That afternoon with Vicki, I had the revelation! As all of this came tumbling out of my wife’s heart—I literally lifted up my hands, as if being arrested, and said, “Guilty … Guilty as charged!” The conviction of God fell heavy upon me. The alarm was ringing with more force and volume than ever before, and I couldn’t hit the snooze button any longer. I was really broken. I felt terrible. I confessed to Vicki, “It hardly seems sufficient to cover the scope of what we are talking about here, but I want to tell you I am sorry. With all my heart, I am so sorry!”

It is a wonderful thing to realize the attendant grace of God. As the revelation of conviction and repentance fell upon me, simultaneously a firm resolve gripped my heart. I said, “You know what Vicki? By the grace of God, this is not going to happen again. I promise. It is not going to happen again!” I sensed my words were at the level of the vows I had given her at the wedding altar.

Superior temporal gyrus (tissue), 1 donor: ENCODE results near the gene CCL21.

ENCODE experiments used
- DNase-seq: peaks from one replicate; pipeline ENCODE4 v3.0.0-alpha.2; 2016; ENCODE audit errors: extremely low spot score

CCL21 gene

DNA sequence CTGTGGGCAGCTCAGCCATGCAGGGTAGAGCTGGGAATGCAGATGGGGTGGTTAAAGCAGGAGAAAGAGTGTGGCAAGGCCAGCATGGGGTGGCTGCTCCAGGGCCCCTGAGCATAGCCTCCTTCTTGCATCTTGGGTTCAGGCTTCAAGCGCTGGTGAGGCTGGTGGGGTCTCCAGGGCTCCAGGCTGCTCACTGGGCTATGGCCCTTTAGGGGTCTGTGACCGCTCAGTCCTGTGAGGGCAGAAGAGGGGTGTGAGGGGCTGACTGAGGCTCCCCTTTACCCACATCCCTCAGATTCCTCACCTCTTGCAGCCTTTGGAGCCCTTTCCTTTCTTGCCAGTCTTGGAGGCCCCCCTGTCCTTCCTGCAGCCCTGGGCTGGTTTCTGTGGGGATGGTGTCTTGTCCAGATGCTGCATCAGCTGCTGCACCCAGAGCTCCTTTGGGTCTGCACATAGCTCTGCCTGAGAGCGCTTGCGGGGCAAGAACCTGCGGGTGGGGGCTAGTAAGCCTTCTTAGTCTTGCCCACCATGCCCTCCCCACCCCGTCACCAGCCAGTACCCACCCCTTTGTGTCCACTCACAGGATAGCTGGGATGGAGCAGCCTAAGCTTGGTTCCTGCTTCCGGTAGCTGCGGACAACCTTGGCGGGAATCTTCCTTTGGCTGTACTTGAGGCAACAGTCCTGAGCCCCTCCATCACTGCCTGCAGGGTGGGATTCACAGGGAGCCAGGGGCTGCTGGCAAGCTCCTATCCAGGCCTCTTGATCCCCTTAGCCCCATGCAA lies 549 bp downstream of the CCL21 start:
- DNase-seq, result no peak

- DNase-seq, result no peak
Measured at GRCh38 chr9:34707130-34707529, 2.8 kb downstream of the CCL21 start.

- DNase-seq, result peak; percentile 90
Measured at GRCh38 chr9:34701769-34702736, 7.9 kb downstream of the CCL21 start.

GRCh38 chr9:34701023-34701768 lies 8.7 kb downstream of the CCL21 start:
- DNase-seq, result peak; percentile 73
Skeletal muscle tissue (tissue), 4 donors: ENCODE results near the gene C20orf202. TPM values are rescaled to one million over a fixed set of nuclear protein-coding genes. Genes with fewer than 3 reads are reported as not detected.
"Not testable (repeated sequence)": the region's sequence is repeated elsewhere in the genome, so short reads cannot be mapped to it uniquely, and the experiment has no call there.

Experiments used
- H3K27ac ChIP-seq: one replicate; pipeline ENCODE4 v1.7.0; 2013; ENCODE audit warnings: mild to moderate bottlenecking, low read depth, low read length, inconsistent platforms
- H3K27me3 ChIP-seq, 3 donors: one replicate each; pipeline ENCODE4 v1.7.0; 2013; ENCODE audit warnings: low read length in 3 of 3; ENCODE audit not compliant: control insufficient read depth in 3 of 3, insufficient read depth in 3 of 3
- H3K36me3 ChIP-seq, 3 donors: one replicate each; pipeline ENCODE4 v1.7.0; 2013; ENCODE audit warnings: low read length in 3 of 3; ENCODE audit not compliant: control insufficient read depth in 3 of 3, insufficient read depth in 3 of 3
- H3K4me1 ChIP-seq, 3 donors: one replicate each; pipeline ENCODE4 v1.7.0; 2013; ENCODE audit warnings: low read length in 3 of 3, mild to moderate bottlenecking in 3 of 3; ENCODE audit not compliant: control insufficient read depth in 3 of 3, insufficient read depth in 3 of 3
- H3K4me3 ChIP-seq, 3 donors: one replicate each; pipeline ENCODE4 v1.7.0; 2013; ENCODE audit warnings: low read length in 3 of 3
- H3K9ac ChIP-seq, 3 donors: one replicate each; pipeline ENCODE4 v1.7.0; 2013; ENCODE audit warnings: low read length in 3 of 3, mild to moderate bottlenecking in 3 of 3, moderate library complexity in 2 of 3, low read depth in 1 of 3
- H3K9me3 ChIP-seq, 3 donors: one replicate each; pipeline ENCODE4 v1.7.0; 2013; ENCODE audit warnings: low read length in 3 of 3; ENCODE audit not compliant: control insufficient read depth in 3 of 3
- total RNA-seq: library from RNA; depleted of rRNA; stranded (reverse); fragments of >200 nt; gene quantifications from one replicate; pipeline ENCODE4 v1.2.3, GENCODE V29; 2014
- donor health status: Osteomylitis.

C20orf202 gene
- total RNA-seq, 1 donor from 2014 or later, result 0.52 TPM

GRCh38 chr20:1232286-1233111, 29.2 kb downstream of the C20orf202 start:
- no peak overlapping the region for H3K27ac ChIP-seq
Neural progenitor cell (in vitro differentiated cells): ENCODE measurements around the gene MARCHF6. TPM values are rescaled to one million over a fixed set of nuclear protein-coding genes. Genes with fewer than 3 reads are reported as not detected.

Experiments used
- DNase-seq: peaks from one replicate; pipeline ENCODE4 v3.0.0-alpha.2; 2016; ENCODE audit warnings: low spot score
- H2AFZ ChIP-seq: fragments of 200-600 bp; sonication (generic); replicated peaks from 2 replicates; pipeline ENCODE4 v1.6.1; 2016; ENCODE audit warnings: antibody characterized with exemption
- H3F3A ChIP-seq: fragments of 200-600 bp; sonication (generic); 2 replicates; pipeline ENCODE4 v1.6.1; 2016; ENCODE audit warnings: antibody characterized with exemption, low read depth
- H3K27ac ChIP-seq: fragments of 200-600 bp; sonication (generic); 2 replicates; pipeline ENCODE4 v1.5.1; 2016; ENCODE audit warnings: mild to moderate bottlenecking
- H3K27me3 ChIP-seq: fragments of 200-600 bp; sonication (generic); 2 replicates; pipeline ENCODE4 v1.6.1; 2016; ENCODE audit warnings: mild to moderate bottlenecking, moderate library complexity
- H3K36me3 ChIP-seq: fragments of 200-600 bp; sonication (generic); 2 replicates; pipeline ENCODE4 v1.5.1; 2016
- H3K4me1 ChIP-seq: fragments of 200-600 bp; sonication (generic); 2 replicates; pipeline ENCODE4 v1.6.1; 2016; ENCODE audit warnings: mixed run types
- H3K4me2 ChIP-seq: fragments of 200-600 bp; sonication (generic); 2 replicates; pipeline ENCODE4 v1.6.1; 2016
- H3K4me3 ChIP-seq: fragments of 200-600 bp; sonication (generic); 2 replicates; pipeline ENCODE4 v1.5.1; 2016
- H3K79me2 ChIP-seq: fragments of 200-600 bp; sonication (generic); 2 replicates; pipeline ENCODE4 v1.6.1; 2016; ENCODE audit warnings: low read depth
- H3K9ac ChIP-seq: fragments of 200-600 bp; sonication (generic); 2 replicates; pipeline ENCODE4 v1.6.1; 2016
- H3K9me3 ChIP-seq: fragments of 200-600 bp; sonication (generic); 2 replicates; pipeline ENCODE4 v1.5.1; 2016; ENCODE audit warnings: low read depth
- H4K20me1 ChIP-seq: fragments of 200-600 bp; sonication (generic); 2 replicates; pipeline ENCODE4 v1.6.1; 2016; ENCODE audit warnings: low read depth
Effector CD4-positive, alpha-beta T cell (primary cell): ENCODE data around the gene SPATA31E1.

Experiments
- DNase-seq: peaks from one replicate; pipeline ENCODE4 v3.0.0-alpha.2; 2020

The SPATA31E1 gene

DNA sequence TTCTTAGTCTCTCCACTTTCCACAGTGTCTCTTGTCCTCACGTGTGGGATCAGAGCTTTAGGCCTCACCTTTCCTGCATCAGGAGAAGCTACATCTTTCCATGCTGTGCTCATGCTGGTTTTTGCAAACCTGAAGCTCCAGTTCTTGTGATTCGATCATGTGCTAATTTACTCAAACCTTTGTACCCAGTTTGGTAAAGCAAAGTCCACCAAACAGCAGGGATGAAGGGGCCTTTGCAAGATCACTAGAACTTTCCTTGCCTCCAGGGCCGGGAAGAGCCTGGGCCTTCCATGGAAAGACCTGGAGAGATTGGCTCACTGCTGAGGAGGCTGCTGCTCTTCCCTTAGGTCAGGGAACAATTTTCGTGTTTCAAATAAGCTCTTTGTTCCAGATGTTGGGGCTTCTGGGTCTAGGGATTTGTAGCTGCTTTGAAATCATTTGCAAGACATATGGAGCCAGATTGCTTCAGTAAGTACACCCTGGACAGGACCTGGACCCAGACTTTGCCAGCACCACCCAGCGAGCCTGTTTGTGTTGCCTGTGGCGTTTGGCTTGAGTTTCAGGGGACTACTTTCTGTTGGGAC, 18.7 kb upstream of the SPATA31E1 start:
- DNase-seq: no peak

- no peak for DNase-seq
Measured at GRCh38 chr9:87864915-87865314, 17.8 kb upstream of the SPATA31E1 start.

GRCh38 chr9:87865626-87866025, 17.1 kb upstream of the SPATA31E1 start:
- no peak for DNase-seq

I continued, “The best we can, within the reasonable limitations and realities of life, we are going to pray together. I know life is very busy, unpredictable, a moving target, but daily prayer together will be the goal. And I am going to take the lead in initiating. I vow to be intentional.”

Suddenly, I even knew how we were going to make this work.

I told Vicki, “Here is how we are going to do it. We are going to pray the Bible! We will let the Bible literally be the guide for our prayers. The Bible will be our template. We are going to intentionally follow God’s Word in our prayers—Scripture praying.

“We will read a paragraph of the Bible together—see how the Holy Spirit might speak to our hearts—and then we will let the text of the Bible be the guide for what we will pray back to God.